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Slush CEO: Government should create special visas for startups

David Mac Dougall
New series: HSTV Newsmakers interviews the people behind the headlines
New series: HSTV Newsmakers interviews the people behind the headlines
This week: Slush CEO Riku Mäkelä talks about entrepreneur life in Finland. But does the annual event produce concrete results for the economy, or is it just an orgy of startup self-congratulations?

Slush CEO Riku Mäkelä says the Finnish government should introduce a new category of visas specially for entrepreneurs, to attract more international talent to the country.

Speaking on HSTV's new English-language current affairs show Newsmakers, Mäkelä noted that Finland lags behind other countries where an entrepreneur visa category already exists.

"Most of the nations in Europe actually have some kind of startup or entrepreneur visa that makes it super easy to attract top talent from wherever in the world, and we don't have a programme like that, whereas about a dozen other countries in Europe do" said Mäkelä.

For companies looking to tempt top-tier talent, Mäkelä said it would be "a big game changer" to introduce a new visa category "especially for the companies that could attract talent... to get the best guys and girls from wherever around the world".

This year the Slush conference will attract 15,000 visitors and 1700 startups, and has evolved into a week-long series of business forums, pitching competitions, cultural and social events. A new focus for this year is recruitment, with people from more than 100 countries descending on the Finnish capital, and startups from 83 countries represented.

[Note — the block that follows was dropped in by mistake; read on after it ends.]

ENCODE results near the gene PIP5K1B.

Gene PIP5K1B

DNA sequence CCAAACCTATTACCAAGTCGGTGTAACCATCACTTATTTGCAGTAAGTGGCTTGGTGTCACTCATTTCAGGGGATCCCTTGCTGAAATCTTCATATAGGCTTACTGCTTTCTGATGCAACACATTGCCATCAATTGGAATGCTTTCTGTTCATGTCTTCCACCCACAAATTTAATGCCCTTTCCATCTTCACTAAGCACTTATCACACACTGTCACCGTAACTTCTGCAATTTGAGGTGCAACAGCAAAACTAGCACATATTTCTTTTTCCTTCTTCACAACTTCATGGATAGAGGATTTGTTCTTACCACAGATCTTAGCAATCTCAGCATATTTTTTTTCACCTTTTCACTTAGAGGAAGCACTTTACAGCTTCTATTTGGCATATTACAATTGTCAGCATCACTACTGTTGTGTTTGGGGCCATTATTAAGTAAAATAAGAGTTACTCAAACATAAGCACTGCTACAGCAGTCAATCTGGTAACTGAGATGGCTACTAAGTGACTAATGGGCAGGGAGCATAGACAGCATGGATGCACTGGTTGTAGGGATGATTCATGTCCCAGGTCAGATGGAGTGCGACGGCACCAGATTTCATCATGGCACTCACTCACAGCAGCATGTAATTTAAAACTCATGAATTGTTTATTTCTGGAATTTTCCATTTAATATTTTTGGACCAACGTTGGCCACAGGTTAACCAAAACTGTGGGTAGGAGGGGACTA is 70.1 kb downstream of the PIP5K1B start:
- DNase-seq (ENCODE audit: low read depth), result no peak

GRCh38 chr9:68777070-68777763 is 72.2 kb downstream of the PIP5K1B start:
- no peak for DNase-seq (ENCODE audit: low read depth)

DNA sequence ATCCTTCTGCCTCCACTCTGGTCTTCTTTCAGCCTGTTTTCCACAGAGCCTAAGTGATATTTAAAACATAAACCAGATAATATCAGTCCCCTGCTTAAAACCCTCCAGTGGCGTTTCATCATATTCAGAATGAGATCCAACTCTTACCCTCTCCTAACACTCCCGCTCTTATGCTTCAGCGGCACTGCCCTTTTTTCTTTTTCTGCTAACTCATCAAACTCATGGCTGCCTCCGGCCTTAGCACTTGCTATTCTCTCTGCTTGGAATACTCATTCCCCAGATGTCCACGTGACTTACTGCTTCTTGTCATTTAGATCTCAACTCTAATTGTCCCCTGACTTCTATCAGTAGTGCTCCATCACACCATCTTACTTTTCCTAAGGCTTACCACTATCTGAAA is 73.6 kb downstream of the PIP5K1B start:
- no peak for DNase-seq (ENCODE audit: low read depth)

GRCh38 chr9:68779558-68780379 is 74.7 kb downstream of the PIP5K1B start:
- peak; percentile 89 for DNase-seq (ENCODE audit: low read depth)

"There's definitely a lot of talent available in Finland... but all of the companies operating in, say, Helsinki are also looking across the borders" said Mäkelä. "We're looking at recruiting, how we can help companies with that".

Slush has its roots at Aalto University, and was originally aimed at the startup community. Over the years, the event grew by allowing multinational corporations like Microsoft to play a more prominent role. Mäkelä concedes that organisers must balance requirements to make Slush big enough to be important on a European level, but still feel small and approachable on a local level. "I think we've been somewhat successful at that" he added.

Mäkelä generated some negative headlines in September, when he suggested in a Facebook post that the Slush community could become strike-busters, and replace essential services during industrial action. Now, he describes the episode as "very unfortunate" and says he "very much" regrets what happened, after a strong negative reaction from unions to his social media comments.

Looking ahead, Mäkelä says Slush will continue to become more international, with Slush Asia in Beijing next spring rivalling the Helsinki event in terms of numbers.

But he says that closer to home, the Nordic countries should integrate more, when it comes to tech innovations. "As individual countries we're not that powerful, but the Nordic story really really resonates everywhere in the world... and we need to work together on that".

Rio Gandara / HS
Riku Mäkelä
Riku Mäkelä
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